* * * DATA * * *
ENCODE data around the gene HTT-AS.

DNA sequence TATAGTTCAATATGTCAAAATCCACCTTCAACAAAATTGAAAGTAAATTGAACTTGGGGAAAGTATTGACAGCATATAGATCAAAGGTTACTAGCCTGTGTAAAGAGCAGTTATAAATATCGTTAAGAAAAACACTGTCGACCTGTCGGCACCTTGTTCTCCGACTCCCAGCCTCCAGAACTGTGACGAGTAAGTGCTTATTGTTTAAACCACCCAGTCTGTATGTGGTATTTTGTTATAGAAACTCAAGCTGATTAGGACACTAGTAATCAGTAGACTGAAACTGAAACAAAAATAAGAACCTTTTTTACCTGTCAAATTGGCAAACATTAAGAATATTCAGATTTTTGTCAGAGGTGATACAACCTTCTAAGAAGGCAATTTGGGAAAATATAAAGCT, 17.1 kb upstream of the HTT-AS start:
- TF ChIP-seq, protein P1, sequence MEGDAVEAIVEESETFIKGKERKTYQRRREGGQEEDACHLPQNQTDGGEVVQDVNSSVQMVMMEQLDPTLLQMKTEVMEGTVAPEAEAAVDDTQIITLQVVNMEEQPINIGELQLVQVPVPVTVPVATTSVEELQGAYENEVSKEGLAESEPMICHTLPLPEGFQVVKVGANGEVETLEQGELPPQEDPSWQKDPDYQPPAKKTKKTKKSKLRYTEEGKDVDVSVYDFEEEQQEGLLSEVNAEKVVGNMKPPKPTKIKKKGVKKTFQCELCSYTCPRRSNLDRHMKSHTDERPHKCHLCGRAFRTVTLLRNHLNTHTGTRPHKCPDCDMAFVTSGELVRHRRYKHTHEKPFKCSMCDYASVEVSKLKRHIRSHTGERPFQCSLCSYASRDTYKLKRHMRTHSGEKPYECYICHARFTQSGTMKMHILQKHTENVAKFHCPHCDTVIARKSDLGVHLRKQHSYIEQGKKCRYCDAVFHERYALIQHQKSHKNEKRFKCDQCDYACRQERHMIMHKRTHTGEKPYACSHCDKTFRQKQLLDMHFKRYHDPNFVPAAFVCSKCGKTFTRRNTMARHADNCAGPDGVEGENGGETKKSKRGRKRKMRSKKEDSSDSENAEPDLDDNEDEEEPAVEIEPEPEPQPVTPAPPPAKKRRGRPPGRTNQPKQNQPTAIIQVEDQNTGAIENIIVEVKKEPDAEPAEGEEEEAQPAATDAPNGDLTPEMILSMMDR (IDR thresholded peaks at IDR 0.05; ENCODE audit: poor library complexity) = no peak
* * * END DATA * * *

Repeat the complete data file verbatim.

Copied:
ENCODE data around the gene HTT-AS.

DNA sequence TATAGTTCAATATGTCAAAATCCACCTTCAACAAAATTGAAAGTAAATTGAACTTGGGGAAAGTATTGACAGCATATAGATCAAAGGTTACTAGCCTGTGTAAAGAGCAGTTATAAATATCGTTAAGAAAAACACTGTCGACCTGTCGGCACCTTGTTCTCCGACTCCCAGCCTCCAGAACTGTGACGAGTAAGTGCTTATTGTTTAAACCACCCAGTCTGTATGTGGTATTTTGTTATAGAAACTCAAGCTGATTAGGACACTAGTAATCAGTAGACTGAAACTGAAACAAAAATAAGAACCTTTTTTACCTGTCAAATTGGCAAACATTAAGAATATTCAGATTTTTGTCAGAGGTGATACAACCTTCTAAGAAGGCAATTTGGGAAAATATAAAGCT, 17.1 kb upstream of the HTT-AS start:
- TF ChIP-seq, protein P1, sequence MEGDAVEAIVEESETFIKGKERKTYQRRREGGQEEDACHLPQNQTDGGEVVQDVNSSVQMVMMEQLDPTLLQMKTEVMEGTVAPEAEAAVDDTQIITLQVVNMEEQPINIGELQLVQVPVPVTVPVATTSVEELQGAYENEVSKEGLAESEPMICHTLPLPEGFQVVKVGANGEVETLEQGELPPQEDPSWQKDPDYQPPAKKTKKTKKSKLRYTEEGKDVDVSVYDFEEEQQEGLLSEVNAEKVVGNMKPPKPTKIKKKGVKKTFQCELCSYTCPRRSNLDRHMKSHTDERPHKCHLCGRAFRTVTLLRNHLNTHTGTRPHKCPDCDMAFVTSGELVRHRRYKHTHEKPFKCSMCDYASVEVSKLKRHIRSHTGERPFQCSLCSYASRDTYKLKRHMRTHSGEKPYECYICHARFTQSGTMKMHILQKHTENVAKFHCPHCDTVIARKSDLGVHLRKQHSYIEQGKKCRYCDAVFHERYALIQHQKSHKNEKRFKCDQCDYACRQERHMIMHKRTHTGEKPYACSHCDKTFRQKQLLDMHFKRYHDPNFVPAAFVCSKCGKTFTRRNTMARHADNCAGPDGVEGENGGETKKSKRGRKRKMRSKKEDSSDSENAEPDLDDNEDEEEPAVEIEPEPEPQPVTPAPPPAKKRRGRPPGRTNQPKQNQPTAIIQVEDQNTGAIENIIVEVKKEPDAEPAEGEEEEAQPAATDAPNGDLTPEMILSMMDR (IDR thresholded peaks at IDR 0.05; ENCODE audit: poor library complexity) = no peak